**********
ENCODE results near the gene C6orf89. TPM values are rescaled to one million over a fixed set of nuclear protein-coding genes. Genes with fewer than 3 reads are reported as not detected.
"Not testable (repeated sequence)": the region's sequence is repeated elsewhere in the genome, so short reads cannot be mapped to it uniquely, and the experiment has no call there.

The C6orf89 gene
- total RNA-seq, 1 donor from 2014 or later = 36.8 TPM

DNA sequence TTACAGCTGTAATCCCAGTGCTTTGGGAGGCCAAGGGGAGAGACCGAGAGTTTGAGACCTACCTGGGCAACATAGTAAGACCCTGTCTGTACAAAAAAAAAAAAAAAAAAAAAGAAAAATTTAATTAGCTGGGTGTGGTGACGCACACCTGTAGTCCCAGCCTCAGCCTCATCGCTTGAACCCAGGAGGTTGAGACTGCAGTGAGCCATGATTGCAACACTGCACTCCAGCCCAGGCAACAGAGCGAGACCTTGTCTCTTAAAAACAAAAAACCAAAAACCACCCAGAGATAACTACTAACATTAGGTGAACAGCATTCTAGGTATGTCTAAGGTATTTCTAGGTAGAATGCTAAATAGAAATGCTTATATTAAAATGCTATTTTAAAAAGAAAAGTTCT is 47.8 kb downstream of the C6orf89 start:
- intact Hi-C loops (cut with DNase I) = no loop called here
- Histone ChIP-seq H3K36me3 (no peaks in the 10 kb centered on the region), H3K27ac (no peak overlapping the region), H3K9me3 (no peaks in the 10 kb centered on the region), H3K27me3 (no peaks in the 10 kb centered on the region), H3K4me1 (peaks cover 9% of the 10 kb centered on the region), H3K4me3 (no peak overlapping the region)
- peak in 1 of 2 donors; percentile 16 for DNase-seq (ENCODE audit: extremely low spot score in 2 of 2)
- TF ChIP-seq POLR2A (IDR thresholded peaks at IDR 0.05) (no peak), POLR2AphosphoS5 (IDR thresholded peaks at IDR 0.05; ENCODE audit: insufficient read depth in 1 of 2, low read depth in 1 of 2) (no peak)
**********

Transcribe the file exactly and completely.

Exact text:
ENCODE results near the gene C6orf89. TPM values are rescaled to one million over a fixed set of nuclear protein-coding genes. Genes with fewer than 3 reads are reported as not detected.
"Not testable (repeated sequence)": the region's sequence is repeated elsewhere in the genome, so short reads cannot be mapped to it uniquely, and the experiment has no call there.

The C6orf89 gene
- total RNA-seq, 1 donor from 2014 or later = 36.8 TPM

DNA sequence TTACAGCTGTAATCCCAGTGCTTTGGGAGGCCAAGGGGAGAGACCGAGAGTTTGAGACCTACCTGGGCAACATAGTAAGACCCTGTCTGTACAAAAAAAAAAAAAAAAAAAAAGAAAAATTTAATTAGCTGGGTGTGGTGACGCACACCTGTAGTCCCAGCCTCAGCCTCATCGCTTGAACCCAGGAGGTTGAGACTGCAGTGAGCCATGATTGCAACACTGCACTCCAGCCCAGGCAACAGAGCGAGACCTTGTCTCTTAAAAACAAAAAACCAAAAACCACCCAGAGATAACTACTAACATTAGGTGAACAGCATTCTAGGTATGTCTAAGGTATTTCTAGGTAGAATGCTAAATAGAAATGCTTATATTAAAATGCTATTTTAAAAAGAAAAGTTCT is 47.8 kb downstream of the C6orf89 start:
- intact Hi-C loops (cut with DNase I) = no loop called here
- Histone ChIP-seq H3K36me3 (no peaks in the 10 kb centered on the region), H3K27ac (no peak overlapping the region), H3K9me3 (no peaks in the 10 kb centered on the region), H3K27me3 (no peaks in the 10 kb centered on the region), H3K4me1 (peaks cover 9% of the 10 kb centered on the region), H3K4me3 (no peak overlapping the region)
- peak in 1 of 2 donors; percentile 16 for DNase-seq (ENCODE audit: extremely low spot score in 2 of 2)
- TF ChIP-seq POLR2A (IDR thresholded peaks at IDR 0.05) (no peak), POLR2AphosphoS5 (IDR thresholded peaks at IDR 0.05; ENCODE audit: insufficient read depth in 1 of 2, low read depth in 1 of 2) (no peak)